A kingdom's populace is the source of all of a king's wealth as well as most of the king's headaches. If a king exploits his populace for all he can get, his popularity will drop and he risks a revolt. If instead he placates his population and empties his coffers to make them happy, he risks attack from foreign powers who view him as weak.
The census gives demographic data on a kingdom's population. It tells the age and gender distribution, along with percentages of the populace that is well-fed, literate, sick, and more.
Dichotomic Percentage Data:
Non-Dichotomic Percentage Data:
The various data from the census are rolled into several final popularity values.
Each individual plot of land has a popularity rating for the population living there. These ratings are then averaged with weights by population and by land area. If the area is divided into baronies, the ratings are then also averaged over baronies by both population and land area. This is iterated again at the region level, and finally the kingdom level. Thus one officer can have up to 16 popularity ratings, allowing him to find out quite a bit of information.
If a king's popularity rating falls below a local regent's popularity rating by enough points, the regent has the option to declare sovereignty of his region. This can cause a clash between the local populace and the king's military forces, if the king makes it so. Deaths due to this clash will reduce a regent's popularity, but if he can weather the storm and come out still ahead in popularity than the king once fighting ends, then he will have asserted his sovereignty and will lead a new kingdom formed from his region.
As a measure to control multiple pointless wars and extremely unbalanced wars (a month-old nation declaring war on a day-old nation), the populace can suffer from war weariness. War weariness depends on a number of factors, but the principle factors are (1) the number of different nations the kingdom has been at war with recently, and (2) the size/power disparity between the kingdom and its enemies.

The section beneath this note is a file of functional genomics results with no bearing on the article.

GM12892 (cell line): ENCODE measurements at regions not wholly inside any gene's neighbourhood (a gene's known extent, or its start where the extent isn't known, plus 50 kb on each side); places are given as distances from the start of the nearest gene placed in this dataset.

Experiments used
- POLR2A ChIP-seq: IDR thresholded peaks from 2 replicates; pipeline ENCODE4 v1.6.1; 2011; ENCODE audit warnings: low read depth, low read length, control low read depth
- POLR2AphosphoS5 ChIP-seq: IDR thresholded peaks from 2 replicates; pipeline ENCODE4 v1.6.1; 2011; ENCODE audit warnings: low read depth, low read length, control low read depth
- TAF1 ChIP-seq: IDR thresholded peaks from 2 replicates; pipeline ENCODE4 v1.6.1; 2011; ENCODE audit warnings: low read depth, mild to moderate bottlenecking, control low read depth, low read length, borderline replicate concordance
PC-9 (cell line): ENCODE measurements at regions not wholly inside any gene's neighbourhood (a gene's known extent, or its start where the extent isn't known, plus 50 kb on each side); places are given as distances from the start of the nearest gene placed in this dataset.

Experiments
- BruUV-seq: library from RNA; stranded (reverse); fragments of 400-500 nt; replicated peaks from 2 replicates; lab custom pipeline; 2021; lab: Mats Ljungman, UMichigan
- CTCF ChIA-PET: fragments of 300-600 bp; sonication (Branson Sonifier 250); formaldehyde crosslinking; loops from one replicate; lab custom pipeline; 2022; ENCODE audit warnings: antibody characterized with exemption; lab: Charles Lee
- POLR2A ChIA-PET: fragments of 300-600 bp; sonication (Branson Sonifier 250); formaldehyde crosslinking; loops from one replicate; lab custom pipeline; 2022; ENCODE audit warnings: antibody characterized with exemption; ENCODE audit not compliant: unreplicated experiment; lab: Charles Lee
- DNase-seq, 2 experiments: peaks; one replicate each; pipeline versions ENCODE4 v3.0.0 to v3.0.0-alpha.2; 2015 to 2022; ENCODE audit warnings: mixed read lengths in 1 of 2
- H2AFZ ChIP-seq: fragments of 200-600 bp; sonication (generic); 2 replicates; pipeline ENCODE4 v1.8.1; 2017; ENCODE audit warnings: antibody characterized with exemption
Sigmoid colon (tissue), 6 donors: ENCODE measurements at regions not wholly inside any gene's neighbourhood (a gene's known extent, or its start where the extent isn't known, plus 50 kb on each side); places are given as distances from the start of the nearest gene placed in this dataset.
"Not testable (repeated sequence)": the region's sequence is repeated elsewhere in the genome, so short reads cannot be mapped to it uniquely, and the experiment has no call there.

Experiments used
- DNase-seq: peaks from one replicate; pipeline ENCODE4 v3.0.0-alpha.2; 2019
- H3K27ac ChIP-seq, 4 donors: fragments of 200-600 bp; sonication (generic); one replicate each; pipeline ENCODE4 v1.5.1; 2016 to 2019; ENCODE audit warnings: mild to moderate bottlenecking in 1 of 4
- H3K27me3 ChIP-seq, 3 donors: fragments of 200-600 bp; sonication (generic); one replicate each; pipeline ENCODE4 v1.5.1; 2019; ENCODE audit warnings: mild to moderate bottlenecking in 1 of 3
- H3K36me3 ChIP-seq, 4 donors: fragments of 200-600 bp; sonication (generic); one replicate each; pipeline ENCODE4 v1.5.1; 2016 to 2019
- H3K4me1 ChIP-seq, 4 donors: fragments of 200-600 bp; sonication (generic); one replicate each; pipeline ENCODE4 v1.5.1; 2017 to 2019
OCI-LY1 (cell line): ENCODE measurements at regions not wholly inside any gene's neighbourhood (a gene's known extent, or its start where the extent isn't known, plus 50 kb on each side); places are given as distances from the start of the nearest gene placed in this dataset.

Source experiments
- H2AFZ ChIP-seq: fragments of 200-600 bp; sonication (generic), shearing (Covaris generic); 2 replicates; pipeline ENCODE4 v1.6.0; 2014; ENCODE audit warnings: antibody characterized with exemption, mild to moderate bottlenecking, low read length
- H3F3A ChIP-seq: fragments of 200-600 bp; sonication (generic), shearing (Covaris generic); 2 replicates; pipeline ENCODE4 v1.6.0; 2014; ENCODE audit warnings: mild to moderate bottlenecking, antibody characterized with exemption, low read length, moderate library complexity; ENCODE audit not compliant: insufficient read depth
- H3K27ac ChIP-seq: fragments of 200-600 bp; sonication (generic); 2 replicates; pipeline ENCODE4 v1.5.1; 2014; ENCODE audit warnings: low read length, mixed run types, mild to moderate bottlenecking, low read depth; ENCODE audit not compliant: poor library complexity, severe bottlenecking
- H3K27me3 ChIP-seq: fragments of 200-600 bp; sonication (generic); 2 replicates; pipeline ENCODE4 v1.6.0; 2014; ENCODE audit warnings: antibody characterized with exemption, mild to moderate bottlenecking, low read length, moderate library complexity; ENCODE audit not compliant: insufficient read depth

If the kingdom is at war with many neighbors or has declared one war after another with different foreign kingdoms, the populace begins to see this activity as morally objectionable and pointlessly aggressive (this does not apply if the multiple foreign kingdoms are in an mutual protection treaty).
By default, a population is predisposed to think and feel counter to the actions many kings (players) will want to take. This provides a level of control and mitigates several balance problems. However, over time a player will find this stifling and find the game less enjoyable because of it. This is where propaganda comes in.
At a later stage in the game, a king, and all player-filled officer positions below him, will be able to fund propaganda campaigns. These can take place in any subset of the kingdom, or the entire kingdom itself, and campaigns can be targeted to certain demographics.
- Popularity boost for the initiator.
- Popularity drop for officer or foreign nation of the initiator's choice.
- Support for ongoing war.
- Support for new war against a neighboring kingdom.
- Support for peace after military defeat.
- Support for new reigning monarch (one player taking over for another in the same kingdom).
- Support to depose reigning monarch (one player trying to take over another's throne in the same kingdom).
- Support for new monarch (kingdom becomes vassal state of another kingdom).
- Support to depose reigning monarch (kingdom trying to break treaty of vassalage).